So, if  the CBO analysis is right, poverty for some (I believe the specific figure is about 900,000), would improve, and worsen for others.

The larger problem is the arbitrariness of how the latest effort (a 1$5 minimum for fast food workers) rewards those winners and losers. This may be gratifying politics for the left, but it is poor public policy. As our favorite newspaper points out today in the Upshot section:

A wage increase applying to such a narrow segment of the economy is bound to have unintended consequences...

Some of the problems with a narrow minimum wage are obvious. It doesn’t do much to raise incomes for workers who don’t work at fast-food chains. And it imposes higher costs on some businesses than others ...

The rule could cause business owners to change their business models to avoid the higher minimum wage....

Economists call these changes “distortions,” and they cause two kinds of problems. One, fewer workers get a raise as a result of the minimum wage. Two, it encourages businesses to do things that customers may not prefer...

I would prefer a universal increase in the minimum wage, as you know. I think it would do much more good than harm. I am skeptical of the current piecemeal approach


Tuesday, July 28, 2015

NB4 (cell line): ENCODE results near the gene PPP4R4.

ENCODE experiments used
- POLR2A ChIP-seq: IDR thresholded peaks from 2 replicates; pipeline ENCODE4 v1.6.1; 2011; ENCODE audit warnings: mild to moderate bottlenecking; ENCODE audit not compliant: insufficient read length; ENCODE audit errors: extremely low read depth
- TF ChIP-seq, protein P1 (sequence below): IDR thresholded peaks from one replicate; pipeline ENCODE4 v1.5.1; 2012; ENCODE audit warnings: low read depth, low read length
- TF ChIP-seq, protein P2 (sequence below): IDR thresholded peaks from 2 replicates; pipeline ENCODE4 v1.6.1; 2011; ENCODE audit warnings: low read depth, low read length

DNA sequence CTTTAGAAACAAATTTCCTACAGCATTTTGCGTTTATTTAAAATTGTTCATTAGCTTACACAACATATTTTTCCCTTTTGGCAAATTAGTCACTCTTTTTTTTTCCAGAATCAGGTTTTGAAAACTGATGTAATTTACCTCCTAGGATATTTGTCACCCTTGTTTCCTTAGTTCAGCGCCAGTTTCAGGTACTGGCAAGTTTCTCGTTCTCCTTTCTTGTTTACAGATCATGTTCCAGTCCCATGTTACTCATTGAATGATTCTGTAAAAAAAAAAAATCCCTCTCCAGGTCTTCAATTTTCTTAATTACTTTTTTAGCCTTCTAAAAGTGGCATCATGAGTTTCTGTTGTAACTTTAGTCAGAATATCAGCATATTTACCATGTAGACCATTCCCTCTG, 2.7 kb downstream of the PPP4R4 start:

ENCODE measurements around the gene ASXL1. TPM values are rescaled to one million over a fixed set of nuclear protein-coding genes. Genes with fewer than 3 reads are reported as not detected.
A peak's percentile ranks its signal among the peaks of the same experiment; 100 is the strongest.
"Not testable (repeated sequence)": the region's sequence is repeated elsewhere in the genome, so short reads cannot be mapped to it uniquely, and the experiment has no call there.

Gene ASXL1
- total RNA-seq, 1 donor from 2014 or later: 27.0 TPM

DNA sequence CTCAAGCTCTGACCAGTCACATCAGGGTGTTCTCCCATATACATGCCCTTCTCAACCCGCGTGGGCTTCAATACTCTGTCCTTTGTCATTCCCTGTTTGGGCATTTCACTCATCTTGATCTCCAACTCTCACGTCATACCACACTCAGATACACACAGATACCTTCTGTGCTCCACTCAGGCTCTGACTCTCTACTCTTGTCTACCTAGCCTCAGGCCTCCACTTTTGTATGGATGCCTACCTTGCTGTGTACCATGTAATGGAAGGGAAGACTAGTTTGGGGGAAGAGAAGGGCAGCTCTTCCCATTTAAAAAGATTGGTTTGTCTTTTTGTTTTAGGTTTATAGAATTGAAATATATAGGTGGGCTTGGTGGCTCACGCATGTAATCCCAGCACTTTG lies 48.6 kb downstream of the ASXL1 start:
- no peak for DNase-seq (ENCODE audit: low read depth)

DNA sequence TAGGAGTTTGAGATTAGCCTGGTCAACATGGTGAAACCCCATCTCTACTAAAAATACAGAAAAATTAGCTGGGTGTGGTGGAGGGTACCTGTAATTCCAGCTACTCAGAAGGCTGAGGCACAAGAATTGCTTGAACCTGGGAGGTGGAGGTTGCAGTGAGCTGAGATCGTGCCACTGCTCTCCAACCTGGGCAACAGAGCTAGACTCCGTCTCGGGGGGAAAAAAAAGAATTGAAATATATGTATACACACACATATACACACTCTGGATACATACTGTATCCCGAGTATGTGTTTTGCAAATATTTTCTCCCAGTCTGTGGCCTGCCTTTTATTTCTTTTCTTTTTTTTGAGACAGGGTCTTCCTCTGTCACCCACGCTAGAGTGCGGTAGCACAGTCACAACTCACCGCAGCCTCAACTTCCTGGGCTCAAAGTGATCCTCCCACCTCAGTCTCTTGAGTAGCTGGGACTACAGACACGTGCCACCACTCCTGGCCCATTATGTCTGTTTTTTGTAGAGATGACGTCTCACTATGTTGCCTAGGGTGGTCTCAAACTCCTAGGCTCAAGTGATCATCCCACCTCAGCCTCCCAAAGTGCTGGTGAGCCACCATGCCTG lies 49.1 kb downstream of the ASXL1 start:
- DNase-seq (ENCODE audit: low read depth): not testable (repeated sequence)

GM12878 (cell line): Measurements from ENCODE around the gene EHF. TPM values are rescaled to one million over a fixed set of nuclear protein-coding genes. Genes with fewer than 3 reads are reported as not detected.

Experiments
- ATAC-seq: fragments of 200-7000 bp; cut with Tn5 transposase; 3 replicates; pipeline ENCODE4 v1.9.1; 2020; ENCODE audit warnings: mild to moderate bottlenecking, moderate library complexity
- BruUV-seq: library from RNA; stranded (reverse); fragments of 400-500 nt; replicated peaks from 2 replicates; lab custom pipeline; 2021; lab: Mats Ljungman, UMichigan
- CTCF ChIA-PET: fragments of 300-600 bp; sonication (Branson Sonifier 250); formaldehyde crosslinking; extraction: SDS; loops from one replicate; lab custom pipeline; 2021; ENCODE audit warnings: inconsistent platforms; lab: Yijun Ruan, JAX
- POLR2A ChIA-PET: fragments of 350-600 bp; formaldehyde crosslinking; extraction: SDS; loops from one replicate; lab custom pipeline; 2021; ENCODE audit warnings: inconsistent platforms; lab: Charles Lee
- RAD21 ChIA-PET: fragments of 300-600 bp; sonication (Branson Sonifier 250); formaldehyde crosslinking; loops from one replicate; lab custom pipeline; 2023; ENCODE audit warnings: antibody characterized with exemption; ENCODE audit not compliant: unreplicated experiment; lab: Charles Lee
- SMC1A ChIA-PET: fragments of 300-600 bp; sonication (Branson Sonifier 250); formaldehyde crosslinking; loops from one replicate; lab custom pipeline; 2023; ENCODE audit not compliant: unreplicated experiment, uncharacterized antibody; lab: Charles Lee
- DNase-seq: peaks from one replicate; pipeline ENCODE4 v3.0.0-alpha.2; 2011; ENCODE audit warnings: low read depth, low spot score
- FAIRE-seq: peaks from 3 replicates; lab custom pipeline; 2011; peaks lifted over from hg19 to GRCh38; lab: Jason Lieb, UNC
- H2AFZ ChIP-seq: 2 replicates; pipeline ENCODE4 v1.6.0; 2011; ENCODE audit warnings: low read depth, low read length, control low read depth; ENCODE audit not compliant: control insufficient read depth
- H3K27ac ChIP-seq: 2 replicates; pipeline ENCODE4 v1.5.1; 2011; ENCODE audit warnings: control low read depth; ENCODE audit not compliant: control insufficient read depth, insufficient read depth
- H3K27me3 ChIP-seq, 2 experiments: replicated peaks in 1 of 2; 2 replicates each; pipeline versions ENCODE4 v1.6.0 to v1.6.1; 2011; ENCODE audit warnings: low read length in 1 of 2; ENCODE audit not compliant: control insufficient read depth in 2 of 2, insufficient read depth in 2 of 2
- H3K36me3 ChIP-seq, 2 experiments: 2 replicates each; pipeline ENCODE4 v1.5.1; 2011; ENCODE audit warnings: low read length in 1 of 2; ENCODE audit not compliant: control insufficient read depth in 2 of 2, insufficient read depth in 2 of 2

Maybe Rick Perry Can do For America What He's Done For Texas


One can't fail to be impressed by the eloquence of Governor Perry's remarks. As the longest serving governor in Texas history he certainly has a record to run on.

Indicator                                                              Texas Rank Among the States (highest to lowest)

Employment Rate                                                       15

Education Achievement                                              39

Percentage of high school graduates                            50

High School Graduation Rate                                      44

Percent minimum wage earners                                      1

Percentage with health insurance                                   50

Percentage living in poverty                                            4

Home insurance Rates                                                  50

Infant Mortality                                                             30

Murder rate                                                                   23

Execution Rate                                                               2



Monday, July 27, 2015

At a Minimum. I Doubt this Will Convince You


I doubt this, or this, or this, or this, or this, or this, or this,  or this,  or this, or this, or this, or this, or this, will convince you, and I'm sure you could come up with your own set of this's, but it's worth glancing at anyway.


Saturday, July 25, 2015

One of Mrs. Clinton's More Obvious Attributes


I thought this statement from Mrs. Clinton hilarious:

"Clearly I'm not asking people to vote for me simply because I'm a woman," presidential candidate Hillary Clinton said in West Columbia, South Carolina on Thursday. "I'm asking people to vote for me on the merits. And I think one of the merits is I am a woman and I can bring those views and perspectives to the White House."
Even better was Andrea Mitchell's comment after playing the video clip, "That's actually, one of her more obvious attributes." Seems, actually, an obviously sexist remark to me.